(For previous posts in this series, see here.)
From the beginning the Scopes trial captured the popular imagination as symbolizing the conflict between science and religion, on a par with the trial of Galileo for his support of Copernican views. But just as the myths about the Copernican revolution have supplanted the actual history, so have the myths about the Scopes trial obscured the more fascinating real account. (See here and the links therein for my posts on the Copernican myths. The December 2007 issue of Physics Today will also carry an article by me on this topic.)
The 1925 Scopes “Trial of the Century” became shrouded in myth and the stuff of legend from the very beginning. How could it not be so when the subject matter of the case aroused strong passions nationwide, when the two main protagonists William Jennings Bryan (for the prosecution) and Clarence Darrow (for the defense) were flamboyant and high-profile characters, and when the national media and commentators (especially the acerbic H. L. Mencken) covered the trial? From the beginning, the spectacle overshadowed the facts.
After 1955, public perceptions of what happened at the trial and its implications were distorted even more by the long-running Broadway play Inherit the Wind, later made into a hit 1960 film starring Spencer Tracy and Frederic March. The play’s authors Jerome Lawrence and Robert E. Lee were not really seeking to produce a docudrama of the trial itself. They fictionalized the events of the Scopes trial in order to make it into a vehicle to warn of the dangers of McCarthyist blacklisting that was going on in their own time, using the religion and science conflict of the trial as a proxy for the fight to retain freedom of speech and freedom of association.
The writers of the play did not claim that it was an accurate history of the trial and even tried to distance themselves from that charge by changing the names and places and the dates of the people and events, adding new characters, and tweaking some details such as introducing a love interest for Scopes. But the thin veil they drew over the real trial was ignored. Despite their intention of using the Scopes trial for purely allegorical purposes, their portrayal was too close to reality and has become the foundation of the modern folklore surrounding the Scopes trial, forever confusing people as to what really happened and what did not.
Largely because of the film and play, the trial is now recalled as an epic clash between the forces of narrow religious dogma and obscurantism (represented by famed orator and three-time Democratic candidate for president William Jennings Bryan for the prosecution) and the forces of science, progress, enlightenment, and secularism (represented by famed trial attorney Clarence Darrow for the defense). In the fictionalized legal contest, in a vivid scene towards the end which has left the most lasting impression, Darrow (called Henry Drummond in the play and film) puts Bryan (now called Matthew Harrison Brady) on the witness stand and with a withering cross-examination shows the foolishness of holding on to literal Biblical beliefs in the face of science, reducing Bryan to a mass of babbling and blubbering incoherence, making him a laughing stock in the courtroom and nationwide. Bryan soon after collapses and dies on the courtroom floor.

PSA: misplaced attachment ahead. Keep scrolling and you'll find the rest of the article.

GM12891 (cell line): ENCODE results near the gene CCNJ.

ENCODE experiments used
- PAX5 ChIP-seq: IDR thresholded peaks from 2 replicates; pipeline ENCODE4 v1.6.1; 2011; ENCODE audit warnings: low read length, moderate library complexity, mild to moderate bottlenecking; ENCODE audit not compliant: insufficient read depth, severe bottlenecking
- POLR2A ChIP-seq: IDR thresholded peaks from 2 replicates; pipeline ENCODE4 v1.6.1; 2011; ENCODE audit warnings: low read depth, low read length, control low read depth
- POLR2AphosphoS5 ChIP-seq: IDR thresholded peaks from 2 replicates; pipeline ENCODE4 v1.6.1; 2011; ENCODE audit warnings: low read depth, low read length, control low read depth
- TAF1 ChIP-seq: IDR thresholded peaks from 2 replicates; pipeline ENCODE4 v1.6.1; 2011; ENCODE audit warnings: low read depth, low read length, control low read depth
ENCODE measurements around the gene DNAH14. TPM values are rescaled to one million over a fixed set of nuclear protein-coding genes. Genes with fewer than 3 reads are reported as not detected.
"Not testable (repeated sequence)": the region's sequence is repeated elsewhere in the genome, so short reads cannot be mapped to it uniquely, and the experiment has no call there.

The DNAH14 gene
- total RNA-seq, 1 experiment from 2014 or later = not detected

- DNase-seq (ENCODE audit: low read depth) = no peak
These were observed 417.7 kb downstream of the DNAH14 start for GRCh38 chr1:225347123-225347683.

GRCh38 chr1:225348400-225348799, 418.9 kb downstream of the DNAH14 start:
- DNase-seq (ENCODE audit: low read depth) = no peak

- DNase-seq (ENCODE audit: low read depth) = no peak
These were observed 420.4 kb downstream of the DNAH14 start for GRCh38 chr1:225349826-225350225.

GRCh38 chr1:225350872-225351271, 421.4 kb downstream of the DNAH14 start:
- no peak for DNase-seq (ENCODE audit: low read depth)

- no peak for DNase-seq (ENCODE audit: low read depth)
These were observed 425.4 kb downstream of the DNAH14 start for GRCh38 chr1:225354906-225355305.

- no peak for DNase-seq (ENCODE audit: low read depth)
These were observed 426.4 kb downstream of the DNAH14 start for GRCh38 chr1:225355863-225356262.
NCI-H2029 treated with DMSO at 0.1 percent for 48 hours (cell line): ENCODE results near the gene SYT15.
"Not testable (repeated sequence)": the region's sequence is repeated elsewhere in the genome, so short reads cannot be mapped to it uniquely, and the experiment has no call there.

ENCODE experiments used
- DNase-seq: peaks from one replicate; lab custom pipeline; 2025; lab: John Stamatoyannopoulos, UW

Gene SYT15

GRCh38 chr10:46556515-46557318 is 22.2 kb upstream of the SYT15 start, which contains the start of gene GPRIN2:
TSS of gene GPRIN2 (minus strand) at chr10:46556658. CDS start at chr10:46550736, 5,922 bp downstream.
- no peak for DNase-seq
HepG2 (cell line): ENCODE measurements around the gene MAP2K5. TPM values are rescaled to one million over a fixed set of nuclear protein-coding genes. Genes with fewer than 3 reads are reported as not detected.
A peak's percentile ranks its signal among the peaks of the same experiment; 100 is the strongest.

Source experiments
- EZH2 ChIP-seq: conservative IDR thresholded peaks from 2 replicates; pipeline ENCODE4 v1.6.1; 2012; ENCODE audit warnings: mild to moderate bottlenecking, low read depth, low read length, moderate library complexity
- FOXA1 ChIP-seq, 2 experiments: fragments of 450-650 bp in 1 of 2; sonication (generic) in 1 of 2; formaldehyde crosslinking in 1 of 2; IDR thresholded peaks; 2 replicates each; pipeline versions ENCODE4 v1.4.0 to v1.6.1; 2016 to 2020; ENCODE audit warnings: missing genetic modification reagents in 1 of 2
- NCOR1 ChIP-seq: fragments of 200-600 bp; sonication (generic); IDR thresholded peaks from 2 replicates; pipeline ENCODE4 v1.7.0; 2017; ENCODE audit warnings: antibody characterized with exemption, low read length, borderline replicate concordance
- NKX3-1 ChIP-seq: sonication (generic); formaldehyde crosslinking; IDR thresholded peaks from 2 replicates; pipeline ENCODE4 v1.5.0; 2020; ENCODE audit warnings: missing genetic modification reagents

While the real trial did end with Darrow putting Bryan on the stand, what happened during the questioning was more complex, and Bryan died peacefully in his sleep five days after the trial. As is often the case with great epic myths though, when looked at closely the actual events behind them are often less sharply drawn than the legend, but fascinating nonetheless.
In order to get behind the myths and see how the Scopes trial came about, we have to note that Darwin’s theory was first proposed in 1859 and had been taught in American schools for some time before the Scopes trial. So why, in 1925, did the little town of Dayton, Tennessee suddenly become the focal point for the ‘trial of the century’?
That will be the topic of the next post.
POST SCRIPT: Campus Freethought Alliance at Case
Case has started its own Campus Freethought Alliance (of which I am the advisor) and its next meeting will be on Wednesday, October 24, 2007 at 7:30pm in Thwing Atrium. They have two guest speakers, philosophy professor Patricia Princehouse (who I think will speak about her own area of expertise which is evolution) and geology professor James van Orman who will talk about the science of radiometric dating. The meeting is open to all interested people.
The CFA is dedicated to “promoting and defending reason, science and freedom of inquiry in education, and to the enhancement of freethought, skepticism, secularism, humanism, philosophical naturalism, rationalism, and atheism on college and high school campuses throughout North America and around the world.”